The Guardian hosts such events routinely; its events page lists 10 scheduled throughout February. They are held at various locations, mostly London community auditoriums and cinemas, but some smaller events are held at The Guardian offices. Some of the event sites seat up to a thousand paying guests. For big-draw events (such as Guardian columnist Owen Jones interviewing actor/activist Russell Brand, £25), there are live-stream remote showings at cinemas around the UK (for a lower price).

Given the outcome of our modest exercise, and the growth of newsmaker events at The Guardian, it’s puzzling why more commercial news organizations haven’t gone whole-hog on paid events. (Some non-profits like the Texas Tribune take newsmaker events seriously; the Tribune’s events mostly are underwritten by sponsors and free to attend.)

Other ideas …

Here are other revenue-stream ideas discussed during the online brainstorming, presented in order of voting rank:

  • Data products: “News organizations can play a role in keeping public documents and data public (something that is now being done by private, for-profit companies who do not necessarily have a public interest mission). Documents/data can be public, but custom ‘slices’ or large volumes of data can be had for a fee.”
  • Correspondent subscriptions: “Individual ‘star’ correspondents have paid subscribers, who are able to view news through journalist’s point of view; e.g., Experience war reporting, riots, etc. by looking through correspondent’s video live-stream.”
  • “Boutique” print products: “Included in higher subscription prices as well as incentives to subscribe. Newspapers could have 12 such products to start, each high quality. Experimentation to find what works, but cater to local demand and utilize both archives and latent newsroom talent.”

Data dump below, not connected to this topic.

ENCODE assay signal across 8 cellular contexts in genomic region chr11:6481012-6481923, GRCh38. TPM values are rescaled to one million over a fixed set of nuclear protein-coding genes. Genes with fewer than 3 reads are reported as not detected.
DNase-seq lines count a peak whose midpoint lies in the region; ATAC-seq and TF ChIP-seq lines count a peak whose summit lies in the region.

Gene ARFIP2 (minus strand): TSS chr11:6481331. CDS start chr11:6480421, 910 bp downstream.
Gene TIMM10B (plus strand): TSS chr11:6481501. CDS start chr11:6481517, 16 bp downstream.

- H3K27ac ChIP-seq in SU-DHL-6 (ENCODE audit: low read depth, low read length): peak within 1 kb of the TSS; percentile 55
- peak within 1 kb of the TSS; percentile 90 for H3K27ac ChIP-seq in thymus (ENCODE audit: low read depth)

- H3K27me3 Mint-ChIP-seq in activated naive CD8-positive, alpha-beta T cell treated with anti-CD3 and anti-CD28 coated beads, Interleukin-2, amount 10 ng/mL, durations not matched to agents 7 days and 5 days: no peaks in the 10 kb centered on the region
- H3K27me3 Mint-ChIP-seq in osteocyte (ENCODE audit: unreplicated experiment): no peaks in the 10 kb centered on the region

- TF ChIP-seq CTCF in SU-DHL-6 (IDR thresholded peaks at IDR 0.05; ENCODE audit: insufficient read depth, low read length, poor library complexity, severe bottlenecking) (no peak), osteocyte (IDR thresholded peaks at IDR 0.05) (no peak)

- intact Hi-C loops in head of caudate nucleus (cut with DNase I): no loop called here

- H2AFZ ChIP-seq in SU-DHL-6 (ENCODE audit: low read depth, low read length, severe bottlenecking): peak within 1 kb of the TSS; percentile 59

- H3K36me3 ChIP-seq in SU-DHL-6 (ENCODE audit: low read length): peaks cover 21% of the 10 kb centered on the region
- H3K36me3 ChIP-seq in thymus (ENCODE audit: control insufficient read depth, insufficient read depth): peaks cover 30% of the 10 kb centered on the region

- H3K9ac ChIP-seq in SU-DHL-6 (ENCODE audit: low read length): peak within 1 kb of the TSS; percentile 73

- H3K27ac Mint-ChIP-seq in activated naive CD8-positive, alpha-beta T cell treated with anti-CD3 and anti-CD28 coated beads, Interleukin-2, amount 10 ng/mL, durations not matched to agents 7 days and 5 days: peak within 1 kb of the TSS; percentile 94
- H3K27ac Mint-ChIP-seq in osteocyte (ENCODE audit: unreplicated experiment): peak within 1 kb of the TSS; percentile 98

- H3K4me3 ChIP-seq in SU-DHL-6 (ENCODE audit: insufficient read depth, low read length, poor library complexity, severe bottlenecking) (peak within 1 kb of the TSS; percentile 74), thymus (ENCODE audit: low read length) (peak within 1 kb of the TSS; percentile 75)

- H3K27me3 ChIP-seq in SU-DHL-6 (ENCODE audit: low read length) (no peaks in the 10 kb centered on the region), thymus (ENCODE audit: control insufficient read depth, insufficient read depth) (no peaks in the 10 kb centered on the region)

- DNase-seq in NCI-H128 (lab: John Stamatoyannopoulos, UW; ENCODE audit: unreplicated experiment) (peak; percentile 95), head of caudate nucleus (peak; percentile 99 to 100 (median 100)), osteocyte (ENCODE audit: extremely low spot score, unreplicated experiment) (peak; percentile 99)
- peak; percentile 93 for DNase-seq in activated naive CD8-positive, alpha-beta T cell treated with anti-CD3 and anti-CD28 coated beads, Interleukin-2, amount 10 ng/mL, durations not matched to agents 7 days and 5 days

• Mobile app guides for local events/festivals: Commenter: “I like the idea of having everything in one centralized area. Makes finding information easier.”
  • Crowd-funding to pay for specific editorial projects: “Can be combined with other sources to pay expense of big news projects, or as stand-alone funding source.”
  • Recruiting celebrities to report news: “How many people do you know that pay $75 to see their favorite performer at a concert, frequently spend $1.99 for an iTunes song purchase, $50 for a St. Louis Cardinal baseball ticket, or $10 to see their favorite actor in a movie? Most people are not willing to pay for news, but people are willing to pay for celebrities. What is $5.00 a month to see credible, daily news reported by various high-class celebrities when people are dropping a significant amount of money to see them elsewhere? Not to mention, partnering with Nike, Samsung, Gillette and other top brands that are endorsing these celebrities to produce more revenue.”

There are other ideas that did not receive votes, but might be worth pondering. Check them out in the online brainstorming tool below.

If you are having trouble viewing the interactive brainstorming exercise above, try this external page instead.

Author: Steve Outing Steve Outing is a Boulder, Colorado-based media futurist, digital-news innovator, consultant, journalist, and educator. ... Need assistance with media-company future strategy? Get in touch with Steve!